Shawn sometimes uses this red wine to cook with.  It's available in a large, gallon sized jar.

He washed an empty bottle out and began accumulating change in it.  This was fine with me, except that I thought it was a little ugly having a big wine jar of loose change sitting in our kitchen.

 I decided to make a look alike demijohn.  No way I'm paying $150 for the real deal.  Then there would be no pocket change!

First I began by weaving some hemp around the spout of the bottle.

 I bought this dual handled, French-ey looking basket with a 'Fleurs' tag attached on clearance at Tuesday Morning for a few dollars.  I found a couple of baskets at thrift stores for a quarter that would work to but I liked the metal tag on this one best.  Some of you crafty people could easily make a similar tag and further cut the cost of this project.

I simply placed the bottle full of change inside the basket.
What a quick fix!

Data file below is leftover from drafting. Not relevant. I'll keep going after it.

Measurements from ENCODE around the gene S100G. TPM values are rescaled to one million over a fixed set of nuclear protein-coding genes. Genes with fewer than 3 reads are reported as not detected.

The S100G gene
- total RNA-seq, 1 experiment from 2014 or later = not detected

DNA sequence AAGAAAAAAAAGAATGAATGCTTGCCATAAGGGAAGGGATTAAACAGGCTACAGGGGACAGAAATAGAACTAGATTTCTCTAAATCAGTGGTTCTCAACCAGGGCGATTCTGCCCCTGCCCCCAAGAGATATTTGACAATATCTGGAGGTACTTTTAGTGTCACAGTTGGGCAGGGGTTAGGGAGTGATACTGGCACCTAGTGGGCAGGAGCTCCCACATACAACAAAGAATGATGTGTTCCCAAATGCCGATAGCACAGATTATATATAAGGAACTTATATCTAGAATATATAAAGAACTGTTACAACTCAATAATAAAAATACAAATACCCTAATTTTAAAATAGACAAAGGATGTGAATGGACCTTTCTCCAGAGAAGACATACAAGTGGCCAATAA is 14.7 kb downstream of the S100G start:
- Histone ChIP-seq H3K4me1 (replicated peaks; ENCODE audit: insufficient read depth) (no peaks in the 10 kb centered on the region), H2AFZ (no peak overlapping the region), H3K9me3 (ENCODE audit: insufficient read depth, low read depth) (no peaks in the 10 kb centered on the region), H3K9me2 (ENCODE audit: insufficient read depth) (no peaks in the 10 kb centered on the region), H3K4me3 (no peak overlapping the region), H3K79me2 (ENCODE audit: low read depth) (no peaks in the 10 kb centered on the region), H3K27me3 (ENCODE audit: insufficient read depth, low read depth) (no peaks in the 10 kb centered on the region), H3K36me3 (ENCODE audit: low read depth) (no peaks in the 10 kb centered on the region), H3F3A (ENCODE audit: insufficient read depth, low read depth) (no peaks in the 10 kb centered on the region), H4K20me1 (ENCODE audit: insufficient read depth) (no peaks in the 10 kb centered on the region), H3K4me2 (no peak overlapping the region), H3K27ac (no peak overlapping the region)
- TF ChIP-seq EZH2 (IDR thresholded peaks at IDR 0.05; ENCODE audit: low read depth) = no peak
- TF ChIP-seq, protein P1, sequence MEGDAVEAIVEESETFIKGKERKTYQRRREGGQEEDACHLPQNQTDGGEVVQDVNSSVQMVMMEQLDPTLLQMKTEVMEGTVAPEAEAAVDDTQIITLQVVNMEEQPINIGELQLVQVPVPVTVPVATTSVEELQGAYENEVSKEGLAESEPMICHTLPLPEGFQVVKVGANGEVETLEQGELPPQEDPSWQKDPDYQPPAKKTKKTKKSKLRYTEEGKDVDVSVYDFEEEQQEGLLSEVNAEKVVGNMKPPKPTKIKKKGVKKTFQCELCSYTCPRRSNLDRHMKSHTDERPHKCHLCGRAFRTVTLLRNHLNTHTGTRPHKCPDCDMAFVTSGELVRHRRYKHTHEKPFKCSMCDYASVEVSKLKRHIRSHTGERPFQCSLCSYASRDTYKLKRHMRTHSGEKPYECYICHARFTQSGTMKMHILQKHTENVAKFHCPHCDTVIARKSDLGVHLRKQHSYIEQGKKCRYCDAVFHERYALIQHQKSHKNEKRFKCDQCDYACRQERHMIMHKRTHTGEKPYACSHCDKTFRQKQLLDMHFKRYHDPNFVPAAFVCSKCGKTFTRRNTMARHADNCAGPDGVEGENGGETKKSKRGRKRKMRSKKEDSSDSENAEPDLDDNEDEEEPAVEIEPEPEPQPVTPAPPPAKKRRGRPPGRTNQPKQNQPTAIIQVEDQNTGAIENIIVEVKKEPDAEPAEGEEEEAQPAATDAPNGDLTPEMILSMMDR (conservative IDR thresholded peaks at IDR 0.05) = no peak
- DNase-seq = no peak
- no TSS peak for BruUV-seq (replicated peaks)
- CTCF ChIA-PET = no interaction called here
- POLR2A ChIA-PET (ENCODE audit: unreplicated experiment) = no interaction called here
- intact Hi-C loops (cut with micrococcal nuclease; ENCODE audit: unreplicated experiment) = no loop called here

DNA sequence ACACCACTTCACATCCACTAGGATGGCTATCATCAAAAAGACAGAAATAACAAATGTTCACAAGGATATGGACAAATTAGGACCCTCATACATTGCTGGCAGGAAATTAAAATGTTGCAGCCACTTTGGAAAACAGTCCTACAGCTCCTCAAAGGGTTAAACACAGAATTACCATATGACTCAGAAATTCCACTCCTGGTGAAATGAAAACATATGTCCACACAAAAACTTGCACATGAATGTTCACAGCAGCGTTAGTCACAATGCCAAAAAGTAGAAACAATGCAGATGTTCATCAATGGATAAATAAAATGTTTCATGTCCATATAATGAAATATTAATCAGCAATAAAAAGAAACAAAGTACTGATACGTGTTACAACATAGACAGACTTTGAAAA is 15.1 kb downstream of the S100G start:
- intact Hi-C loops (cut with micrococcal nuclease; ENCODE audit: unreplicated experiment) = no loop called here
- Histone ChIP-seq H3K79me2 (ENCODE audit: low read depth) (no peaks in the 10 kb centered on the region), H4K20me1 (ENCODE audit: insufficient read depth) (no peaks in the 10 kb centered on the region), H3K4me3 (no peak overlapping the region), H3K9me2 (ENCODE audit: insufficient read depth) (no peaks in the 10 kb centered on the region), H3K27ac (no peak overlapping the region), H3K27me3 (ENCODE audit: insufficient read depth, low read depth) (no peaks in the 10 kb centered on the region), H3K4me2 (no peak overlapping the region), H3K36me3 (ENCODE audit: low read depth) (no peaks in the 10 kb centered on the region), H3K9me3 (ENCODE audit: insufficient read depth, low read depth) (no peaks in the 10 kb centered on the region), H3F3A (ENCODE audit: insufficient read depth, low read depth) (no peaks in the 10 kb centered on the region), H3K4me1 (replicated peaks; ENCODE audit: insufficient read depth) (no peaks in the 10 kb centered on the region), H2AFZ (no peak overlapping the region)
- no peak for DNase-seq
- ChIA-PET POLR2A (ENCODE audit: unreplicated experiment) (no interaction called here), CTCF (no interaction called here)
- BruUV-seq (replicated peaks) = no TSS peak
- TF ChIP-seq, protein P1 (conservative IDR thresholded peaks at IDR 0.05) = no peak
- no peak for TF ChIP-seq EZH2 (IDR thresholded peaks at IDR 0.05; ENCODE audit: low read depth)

I wound up wrapping a little more of the hemp around the bottle and handle and topped it with my little climbing bunny.  The bunny is made to rest on the edge of a potted plant.  I've used these on lamps, vases, etc.  So cute!

This project cost about $6 and the majority of the expense was the basket, which I mentioned you could get one at a thrift shop for next to nothing.  Oh, guess I forgot the cost of the wine...but hey, that's consumable so it doesn't count!

If you've not entered my giveaway for the custom porcelain enamel house sign, you can do so HERE.

Tuesday, August 23, 2011

Ramsign Custom Porcelain Enamel Sign Giveaway!

Time for a Giveaway!  

I was contacted recently by Ramsign, a Danish company that makes porcelain enamel signs.   Their signs are old fashioned in design and are hand stenciled onto thick, glossy enamel.  Each sign comes with a 30 year warranty.  Ramsign makes all sorts of custom and personalized porcelain enamel signs.  
Generously, they have offered one of my readers a choice of any of the house number signs they offer.  

This is my favorite numeral European!  It's called Engelhardt and retails for $69.
I just love this sign posted on the fence exterior.  How cute is this!?!